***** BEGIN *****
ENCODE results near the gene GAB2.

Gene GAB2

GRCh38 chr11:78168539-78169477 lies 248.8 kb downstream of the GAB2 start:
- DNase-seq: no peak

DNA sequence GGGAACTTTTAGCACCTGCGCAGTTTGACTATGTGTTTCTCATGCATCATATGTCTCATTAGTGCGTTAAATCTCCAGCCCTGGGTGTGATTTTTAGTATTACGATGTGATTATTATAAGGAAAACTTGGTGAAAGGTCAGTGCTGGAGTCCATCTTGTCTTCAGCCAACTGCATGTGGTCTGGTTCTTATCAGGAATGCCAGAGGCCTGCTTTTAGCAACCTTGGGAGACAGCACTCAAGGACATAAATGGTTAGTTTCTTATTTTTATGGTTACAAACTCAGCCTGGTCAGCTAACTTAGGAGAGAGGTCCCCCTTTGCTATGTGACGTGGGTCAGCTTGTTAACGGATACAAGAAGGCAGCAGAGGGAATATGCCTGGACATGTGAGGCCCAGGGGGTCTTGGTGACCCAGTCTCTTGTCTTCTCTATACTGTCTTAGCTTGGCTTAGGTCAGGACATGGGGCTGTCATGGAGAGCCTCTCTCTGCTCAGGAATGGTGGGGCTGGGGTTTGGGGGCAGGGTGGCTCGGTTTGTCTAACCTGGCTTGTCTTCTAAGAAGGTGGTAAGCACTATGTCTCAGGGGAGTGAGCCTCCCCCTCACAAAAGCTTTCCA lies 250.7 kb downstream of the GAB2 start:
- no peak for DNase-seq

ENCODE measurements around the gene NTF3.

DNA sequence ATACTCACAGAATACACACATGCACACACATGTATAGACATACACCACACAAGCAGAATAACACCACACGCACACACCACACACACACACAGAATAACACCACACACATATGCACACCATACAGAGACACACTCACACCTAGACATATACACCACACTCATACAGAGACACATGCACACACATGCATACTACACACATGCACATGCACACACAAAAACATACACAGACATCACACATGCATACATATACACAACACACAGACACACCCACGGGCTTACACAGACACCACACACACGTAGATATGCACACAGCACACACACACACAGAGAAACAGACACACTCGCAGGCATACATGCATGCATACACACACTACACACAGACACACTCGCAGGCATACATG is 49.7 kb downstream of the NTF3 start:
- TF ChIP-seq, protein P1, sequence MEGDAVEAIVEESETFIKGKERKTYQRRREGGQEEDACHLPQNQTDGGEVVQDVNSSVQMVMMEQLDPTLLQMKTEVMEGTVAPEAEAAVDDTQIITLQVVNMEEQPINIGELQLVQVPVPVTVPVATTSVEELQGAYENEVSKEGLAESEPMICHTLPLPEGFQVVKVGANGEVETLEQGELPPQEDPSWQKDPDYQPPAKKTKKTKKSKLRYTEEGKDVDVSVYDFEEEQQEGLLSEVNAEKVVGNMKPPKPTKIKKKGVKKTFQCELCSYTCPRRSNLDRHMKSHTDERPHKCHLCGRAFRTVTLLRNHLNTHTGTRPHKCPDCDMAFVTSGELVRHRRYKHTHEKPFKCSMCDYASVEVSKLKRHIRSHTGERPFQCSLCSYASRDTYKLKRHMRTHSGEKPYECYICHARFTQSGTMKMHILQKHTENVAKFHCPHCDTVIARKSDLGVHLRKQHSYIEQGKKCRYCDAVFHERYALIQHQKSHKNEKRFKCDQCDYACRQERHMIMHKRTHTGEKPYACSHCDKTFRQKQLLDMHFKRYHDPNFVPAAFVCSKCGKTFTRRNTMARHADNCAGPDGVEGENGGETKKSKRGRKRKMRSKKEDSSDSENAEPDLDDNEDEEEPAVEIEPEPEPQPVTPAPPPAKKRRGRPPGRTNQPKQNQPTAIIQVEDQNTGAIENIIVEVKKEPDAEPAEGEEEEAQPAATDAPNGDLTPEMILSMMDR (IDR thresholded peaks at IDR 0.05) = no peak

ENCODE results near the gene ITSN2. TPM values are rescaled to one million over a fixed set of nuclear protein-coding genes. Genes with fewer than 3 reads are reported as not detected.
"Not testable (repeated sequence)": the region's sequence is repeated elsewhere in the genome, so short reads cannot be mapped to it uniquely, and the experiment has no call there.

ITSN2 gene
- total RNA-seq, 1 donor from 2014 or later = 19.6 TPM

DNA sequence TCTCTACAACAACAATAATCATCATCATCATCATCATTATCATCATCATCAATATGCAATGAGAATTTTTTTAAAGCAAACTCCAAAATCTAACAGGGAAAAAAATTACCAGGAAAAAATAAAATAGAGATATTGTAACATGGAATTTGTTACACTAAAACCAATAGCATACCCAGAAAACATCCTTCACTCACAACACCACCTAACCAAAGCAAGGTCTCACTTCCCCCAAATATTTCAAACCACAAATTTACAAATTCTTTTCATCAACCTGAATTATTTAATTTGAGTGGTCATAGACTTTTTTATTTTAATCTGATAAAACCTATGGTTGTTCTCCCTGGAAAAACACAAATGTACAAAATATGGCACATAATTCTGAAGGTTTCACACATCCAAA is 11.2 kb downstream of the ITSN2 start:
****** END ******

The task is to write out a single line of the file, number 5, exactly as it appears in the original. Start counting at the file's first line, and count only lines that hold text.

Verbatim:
DNA sequence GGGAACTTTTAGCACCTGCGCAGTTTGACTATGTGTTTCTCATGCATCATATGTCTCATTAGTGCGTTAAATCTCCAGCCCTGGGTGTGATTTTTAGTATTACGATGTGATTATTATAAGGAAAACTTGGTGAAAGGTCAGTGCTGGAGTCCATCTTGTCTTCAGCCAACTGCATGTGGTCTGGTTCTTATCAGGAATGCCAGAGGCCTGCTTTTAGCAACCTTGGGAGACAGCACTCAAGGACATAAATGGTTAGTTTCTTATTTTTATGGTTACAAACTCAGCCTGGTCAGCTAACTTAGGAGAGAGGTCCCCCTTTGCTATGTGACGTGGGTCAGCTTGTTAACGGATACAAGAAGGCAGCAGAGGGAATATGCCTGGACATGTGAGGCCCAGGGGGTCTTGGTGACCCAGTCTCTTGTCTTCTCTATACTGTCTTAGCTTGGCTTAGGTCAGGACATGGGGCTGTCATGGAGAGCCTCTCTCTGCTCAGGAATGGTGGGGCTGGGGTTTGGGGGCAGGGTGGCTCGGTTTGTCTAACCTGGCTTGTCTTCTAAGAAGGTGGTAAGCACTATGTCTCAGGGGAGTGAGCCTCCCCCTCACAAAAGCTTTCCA lies 250.7 kb downstream of the GAB2 start: